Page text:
My main experiences with indie games have been strictly on the 360 and PS3. Games like Bastion, Braid, Joe Danger and Fez have been extremely popular on the home consoles. Those are what I consider my indie games. I don’t need to go out and discover games like hipsters need to go out and discover the next “great” music artist I’ve never heard of. We have Ethan for that. He’s good at it. I love that he likes to go out and discover new and interesting games. I also love hearing him tell us about them. But does that mean it lights a fire under my ass to go out and play these games? No, it doesn’t. I’m not biased towards indie games, even if they are probably a better option for someone with a small budget for video games like myself. I can’t explain why, but I just have no desire to play Doofus Battles 2. But I don’t fault Ethan for doing it.
I guess what it boils down to, and I’m solely to blame on this, is that I’m largely influenced on what to play by the indie games that have major publishers. In my mind they have a better chance at being great and worth the price of admission than if it’s some random release on the Indie Game Channel…which might be a ridiculous argument because some of those indie games are so ridiculously cheap that it might be worth the risk. Especially when you get a great game like ZP2KX. Those games are so few and far between that I’m unwilling to take the risk. Why waste the time playing terrible games when I could use that time to play a great game?
Time is a huge issue for me. I’ve written about it before but with work, school, and a wife it’s hard for me to game more than one day a week. Lately, I’ve been concentrating on Xenoblade Chronicles. After making a self decree that I need to finish it (or at least totally exhaust any desire to continue on in the game ) before moving onto the next one. Where in that schedule do I leave myself any time for indie games? I’m tired of trying to keep up with the Joneses when it comes to staying current with every new game that comes out. Physically, I can’t do it. Financially, I can’t do it. It took me a long time to figure out that I can’t keep up if I hope to finish games I’ve already bought.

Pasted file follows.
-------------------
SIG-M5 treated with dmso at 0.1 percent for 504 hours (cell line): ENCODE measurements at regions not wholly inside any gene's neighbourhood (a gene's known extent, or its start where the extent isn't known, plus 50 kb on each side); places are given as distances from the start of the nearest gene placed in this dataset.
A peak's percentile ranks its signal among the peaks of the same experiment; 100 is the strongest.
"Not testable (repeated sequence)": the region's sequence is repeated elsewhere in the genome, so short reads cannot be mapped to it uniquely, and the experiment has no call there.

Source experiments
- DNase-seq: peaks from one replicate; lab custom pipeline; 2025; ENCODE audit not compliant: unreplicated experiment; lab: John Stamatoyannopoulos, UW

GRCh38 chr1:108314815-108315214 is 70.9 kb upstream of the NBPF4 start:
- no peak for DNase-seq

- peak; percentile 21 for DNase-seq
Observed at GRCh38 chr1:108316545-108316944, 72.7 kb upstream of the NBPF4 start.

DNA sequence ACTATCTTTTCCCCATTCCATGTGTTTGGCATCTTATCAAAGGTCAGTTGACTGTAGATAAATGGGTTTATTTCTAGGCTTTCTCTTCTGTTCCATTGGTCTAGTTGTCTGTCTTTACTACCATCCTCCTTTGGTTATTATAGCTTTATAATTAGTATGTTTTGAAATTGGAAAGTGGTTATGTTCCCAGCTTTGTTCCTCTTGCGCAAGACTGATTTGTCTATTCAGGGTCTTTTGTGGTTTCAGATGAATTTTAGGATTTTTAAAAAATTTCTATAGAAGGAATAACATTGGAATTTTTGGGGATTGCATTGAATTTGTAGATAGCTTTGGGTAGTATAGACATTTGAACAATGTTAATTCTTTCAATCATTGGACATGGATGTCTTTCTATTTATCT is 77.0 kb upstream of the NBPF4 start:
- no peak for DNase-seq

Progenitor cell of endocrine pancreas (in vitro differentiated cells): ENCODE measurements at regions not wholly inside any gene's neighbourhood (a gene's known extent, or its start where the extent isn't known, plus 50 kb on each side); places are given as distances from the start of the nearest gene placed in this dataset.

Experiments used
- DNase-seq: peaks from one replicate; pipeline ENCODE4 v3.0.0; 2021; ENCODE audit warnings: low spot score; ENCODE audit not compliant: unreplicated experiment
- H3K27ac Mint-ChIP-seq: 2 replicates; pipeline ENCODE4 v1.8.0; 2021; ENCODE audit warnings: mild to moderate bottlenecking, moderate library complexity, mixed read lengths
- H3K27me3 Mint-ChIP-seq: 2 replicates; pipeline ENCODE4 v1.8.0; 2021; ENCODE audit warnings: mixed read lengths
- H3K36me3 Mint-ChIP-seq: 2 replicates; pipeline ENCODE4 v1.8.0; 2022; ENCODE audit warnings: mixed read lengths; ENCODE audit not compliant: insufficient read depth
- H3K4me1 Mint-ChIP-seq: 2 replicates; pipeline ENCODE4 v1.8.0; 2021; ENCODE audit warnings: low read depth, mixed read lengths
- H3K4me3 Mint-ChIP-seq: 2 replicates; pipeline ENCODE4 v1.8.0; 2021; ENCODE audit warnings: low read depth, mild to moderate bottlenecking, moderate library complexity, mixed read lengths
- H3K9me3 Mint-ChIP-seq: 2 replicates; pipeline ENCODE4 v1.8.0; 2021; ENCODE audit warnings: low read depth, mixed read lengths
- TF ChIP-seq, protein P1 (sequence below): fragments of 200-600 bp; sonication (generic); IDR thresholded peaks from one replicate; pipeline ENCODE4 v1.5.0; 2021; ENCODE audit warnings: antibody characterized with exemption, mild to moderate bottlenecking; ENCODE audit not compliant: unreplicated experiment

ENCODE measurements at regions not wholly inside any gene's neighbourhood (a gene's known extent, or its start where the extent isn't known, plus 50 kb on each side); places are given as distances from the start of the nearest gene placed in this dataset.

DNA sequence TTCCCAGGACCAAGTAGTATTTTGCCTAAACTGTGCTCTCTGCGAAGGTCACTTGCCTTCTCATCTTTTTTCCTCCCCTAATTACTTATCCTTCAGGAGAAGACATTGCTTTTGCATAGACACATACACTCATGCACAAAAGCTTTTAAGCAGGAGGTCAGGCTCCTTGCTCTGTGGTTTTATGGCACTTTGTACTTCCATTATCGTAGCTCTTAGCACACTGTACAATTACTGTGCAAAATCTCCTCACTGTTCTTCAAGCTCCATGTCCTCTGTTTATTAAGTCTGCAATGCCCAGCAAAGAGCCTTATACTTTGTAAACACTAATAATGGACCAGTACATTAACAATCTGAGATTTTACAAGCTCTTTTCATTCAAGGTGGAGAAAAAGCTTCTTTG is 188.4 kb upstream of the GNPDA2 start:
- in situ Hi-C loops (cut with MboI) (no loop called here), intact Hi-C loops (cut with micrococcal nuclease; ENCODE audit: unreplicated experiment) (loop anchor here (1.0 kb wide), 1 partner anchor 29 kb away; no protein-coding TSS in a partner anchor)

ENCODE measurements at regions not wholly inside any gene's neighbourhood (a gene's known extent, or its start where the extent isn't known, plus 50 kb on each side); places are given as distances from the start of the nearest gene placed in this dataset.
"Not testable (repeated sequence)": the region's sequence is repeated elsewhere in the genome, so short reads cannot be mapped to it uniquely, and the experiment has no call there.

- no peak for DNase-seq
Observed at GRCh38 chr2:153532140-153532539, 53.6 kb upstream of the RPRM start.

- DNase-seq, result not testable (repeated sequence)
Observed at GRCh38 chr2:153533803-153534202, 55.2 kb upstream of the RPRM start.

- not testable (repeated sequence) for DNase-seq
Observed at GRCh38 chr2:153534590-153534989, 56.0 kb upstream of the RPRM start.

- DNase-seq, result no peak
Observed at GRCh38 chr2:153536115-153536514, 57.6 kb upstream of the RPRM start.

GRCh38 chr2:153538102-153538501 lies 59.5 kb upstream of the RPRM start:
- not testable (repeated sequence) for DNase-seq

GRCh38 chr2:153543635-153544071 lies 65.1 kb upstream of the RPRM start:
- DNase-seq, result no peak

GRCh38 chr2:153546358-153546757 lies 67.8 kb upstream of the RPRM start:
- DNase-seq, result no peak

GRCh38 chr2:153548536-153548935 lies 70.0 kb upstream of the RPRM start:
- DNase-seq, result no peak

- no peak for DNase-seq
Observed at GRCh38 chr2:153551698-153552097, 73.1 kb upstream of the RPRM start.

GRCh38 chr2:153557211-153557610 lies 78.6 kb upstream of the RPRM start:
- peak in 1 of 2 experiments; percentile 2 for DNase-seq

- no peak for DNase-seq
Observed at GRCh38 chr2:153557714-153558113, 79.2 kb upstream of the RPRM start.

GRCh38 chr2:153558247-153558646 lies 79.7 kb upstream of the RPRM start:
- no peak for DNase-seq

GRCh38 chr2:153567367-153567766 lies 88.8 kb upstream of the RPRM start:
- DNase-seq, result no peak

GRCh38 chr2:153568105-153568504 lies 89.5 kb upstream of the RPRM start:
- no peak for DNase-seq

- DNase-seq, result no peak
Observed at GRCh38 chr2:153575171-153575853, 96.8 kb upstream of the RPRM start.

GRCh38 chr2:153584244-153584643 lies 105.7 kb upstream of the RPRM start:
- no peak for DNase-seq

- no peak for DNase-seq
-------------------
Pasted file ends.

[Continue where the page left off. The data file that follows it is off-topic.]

All this means that I rarely have time to play smaller independent games, regardless of my interests. (Even if they are the greatest thing.) Even if they are considerably cheaper than a mainstream major release. I don’t have anyone to blame but myself for not playing a majority of the great games that are out there. Do I feel bad that I’m not giving these games a fair chance? Sometimes. The quality of some of these titles far surpasses some of the games released in a brick and mortar store, though I’m not playing a lot of those games either. I guess my gamer identity is wrapped up in mainstream releases, both disc-based and indie. It’s not a bad way to be a gamer, but knowing that there is so much more out there leaves behind an itch that I can’t scratch.
Gaming Lifestyle – The true stories of how we play video games and how it can effect our daily lives.